Often to be found sporting a Prince of Wales check suit, Mr Monti has a more uptight manner than his more flamboyant Belgian predecessor, Karel van Miert. One source who has duelled with both men on competition issues says: "With Van Miert, you would could go into his office, fling back in an easy chair and chat. The chairs in Mr Monti's office are upright and uncomfortable."
Mr Monti has gathered around him a close circle of bright, loyal advisers. They include two official spokesmen and five experts in economics and law. According to commission sources, he commands the upmost respect from his advisers and delegates power to them in return.
So, what motivates him? Is he just a brilliant but mild-mannered academic or does he have a power-hungry alter ego? Certainly, plenty of Americans believe the latter.
Incensed by Mr Monti's decision to impose strict conditions on the GE-Honeywell deal while the US regulators let it go scott-free, some American commentators believe that he and his close ally, the European Commission President, Romano Prodi, are plotting to protect European business interests. "The cynical view is that Monti and his department are promoting and building their own powers," says Mr Boyfield. "By taking on the biggest company in the world, Mr Monti is flexing his muscles."
This was the sentiment in a strongly worded letter sent by US Senator John "Jay" Rockefeller to the commission last week. It says: "My concern is that we don't end up having bad policies imposed on us as Europeans try to protect themselves when they have lost the competitive edge."
Similarly, Ernest "Fritz" Hollings, the chairman of the US Senate commerce committee, accused Mr Monti of using competition policy to promote European business. In a letter to the European Trade Commissioner, Pascal Lamy, Mr Hollings accused Mr Monti of applying an "apparent double standard" by swiftly approving mergers involving European firms while holding up deals involving US companies.
GE refuses to comment openly about the case, but executives are understood to be miffed by the fact that they have little redress on decisions made by Mr Monti. If they were to appeal, it would take years for the case to be heard, because of the legalistic European system.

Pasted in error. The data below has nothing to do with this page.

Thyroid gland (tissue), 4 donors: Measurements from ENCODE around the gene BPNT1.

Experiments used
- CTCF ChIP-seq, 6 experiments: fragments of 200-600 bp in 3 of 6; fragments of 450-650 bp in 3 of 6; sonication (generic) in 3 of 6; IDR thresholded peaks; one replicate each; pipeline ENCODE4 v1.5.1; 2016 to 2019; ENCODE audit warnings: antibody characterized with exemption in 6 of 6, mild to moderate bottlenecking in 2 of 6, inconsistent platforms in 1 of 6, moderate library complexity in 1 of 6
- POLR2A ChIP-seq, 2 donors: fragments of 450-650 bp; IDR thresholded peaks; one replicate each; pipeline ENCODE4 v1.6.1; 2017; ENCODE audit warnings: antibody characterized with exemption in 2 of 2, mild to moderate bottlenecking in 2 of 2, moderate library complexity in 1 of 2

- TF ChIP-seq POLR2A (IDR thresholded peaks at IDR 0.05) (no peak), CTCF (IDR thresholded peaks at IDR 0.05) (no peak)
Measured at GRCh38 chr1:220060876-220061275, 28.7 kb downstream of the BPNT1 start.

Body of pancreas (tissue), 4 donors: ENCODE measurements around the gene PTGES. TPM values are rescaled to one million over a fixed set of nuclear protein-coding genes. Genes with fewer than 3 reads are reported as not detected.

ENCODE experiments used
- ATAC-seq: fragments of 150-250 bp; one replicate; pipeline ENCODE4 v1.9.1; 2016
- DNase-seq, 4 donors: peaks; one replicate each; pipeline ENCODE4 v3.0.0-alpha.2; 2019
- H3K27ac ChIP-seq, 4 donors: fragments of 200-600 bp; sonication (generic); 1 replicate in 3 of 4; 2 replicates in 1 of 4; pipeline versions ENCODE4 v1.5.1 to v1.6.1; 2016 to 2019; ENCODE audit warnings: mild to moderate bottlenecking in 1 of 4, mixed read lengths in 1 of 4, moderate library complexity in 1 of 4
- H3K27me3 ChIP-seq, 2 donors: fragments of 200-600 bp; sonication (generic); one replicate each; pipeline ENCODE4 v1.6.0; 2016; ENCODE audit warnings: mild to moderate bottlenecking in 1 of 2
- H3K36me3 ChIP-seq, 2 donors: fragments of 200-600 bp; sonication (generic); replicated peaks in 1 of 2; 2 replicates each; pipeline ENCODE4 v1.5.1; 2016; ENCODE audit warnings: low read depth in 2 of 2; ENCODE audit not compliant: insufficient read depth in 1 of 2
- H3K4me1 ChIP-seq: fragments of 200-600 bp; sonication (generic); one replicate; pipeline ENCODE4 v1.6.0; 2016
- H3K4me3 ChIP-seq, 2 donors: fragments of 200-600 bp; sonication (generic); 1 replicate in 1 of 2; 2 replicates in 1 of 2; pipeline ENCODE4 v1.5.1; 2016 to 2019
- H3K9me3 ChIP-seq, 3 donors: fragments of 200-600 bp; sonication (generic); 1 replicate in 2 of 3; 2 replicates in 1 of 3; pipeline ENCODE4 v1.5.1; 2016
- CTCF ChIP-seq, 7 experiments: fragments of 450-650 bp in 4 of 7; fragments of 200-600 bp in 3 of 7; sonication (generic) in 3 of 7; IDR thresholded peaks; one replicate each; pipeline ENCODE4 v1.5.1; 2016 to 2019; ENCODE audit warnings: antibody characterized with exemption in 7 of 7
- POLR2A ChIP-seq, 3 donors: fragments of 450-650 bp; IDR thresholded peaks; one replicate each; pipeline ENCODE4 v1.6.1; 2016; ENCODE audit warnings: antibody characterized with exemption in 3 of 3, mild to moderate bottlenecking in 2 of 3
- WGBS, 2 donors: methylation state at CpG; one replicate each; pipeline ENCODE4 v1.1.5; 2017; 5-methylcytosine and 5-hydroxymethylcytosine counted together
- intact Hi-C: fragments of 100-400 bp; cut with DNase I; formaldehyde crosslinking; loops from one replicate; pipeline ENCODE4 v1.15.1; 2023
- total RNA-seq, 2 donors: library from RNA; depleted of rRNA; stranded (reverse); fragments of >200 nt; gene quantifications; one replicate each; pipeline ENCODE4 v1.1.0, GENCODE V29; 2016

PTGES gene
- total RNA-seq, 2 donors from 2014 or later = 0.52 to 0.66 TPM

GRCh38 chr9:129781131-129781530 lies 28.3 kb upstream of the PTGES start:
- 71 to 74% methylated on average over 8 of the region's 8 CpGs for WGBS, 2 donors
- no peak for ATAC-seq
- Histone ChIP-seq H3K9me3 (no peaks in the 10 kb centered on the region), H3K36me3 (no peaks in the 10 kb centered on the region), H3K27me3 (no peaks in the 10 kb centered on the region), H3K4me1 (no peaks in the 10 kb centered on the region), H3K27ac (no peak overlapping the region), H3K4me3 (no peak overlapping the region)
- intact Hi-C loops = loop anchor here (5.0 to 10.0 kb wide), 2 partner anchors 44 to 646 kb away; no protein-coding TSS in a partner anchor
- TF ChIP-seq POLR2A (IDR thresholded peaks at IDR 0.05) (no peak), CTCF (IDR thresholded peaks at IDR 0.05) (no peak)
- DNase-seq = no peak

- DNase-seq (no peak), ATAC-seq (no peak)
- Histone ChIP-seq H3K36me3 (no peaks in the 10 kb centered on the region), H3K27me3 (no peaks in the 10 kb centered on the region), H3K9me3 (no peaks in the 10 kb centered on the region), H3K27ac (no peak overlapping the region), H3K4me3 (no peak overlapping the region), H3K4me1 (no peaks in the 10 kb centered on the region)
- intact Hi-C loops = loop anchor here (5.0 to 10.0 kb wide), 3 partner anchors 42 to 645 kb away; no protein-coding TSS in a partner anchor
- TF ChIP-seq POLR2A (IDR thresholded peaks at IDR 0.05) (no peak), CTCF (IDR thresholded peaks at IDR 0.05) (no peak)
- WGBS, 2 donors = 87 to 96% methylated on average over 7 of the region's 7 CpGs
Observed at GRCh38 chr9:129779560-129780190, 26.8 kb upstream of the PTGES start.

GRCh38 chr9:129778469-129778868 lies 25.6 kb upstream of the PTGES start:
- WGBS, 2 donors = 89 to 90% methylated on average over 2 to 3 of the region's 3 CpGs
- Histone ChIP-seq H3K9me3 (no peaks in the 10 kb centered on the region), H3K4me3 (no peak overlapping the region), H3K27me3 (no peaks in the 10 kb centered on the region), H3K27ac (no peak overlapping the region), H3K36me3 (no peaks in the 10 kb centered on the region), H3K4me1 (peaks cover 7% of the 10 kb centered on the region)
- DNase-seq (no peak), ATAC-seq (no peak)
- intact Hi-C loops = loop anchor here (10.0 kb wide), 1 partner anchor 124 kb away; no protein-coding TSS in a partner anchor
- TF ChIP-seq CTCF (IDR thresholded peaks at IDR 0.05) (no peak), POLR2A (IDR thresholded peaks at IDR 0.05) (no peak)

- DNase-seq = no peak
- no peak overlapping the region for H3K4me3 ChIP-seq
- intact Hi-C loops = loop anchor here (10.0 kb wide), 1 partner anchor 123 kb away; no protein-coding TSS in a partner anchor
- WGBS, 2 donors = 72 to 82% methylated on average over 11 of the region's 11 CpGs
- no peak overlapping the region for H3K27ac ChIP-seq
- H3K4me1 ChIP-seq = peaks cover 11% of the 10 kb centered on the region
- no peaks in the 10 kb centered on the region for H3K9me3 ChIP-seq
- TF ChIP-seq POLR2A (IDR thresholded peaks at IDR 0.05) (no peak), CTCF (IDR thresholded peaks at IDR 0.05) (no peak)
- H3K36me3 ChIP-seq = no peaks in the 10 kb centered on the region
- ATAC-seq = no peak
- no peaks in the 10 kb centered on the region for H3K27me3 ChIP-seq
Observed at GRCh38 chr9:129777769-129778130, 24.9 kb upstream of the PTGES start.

Mr Monti has said he came down hard on the GE-Honeywell deal because he feared that the enlarged group would be able to dominate the market by "bundling" the sale of aircraft engines, components and services to customers at a discount. According to economists, this case is the first test of his new policy stance on conglomerates, known in Brussels as the "range effect" or "portfolio doctrine".
If Mr Monti stands his ground this week with GE – and there is every sign that he will – then the decision has to be ratified by the EU member states. Mr Monti needs 11 votes out of 20 to win and there are few signs that voting will go against him. If he wins, it will have far reaching implications for future deals as Mr Monti's "range effect" would have to be factored into every new merger proposal.
"If the GE-Honeywell deal doesn't go through then, boy, will this lead to more friction," says Mr Boyfield. "It will act as a huge barrier and disincentive to future international mergers."
But the American argument that Mr Monti is motivated by a strong desire to protect domestic European interests may be a little simplistic. Mr Monti has knocked back many European companies' plans, too. Notably, he forced Unilever to sell brands as a condition for approving the acquisition of Best Foods. And he lashed out earlier this month at Electricitè de France (EdF), the state owned utility that has been buying up European counterparts, including London Electricity.
Mr Monti is incensed at what he sees as double standards. While EdF has been romping around Europe, the French Government has kept is own electricity market firmly shut to foreign competition.
So, back to the two theories about Mr Monti. Which one is it to be? A serious, principled, academic with the hide of a Rhino, or power hungry control freak. The answer is probably the former with just a hint of the latter.Reuse content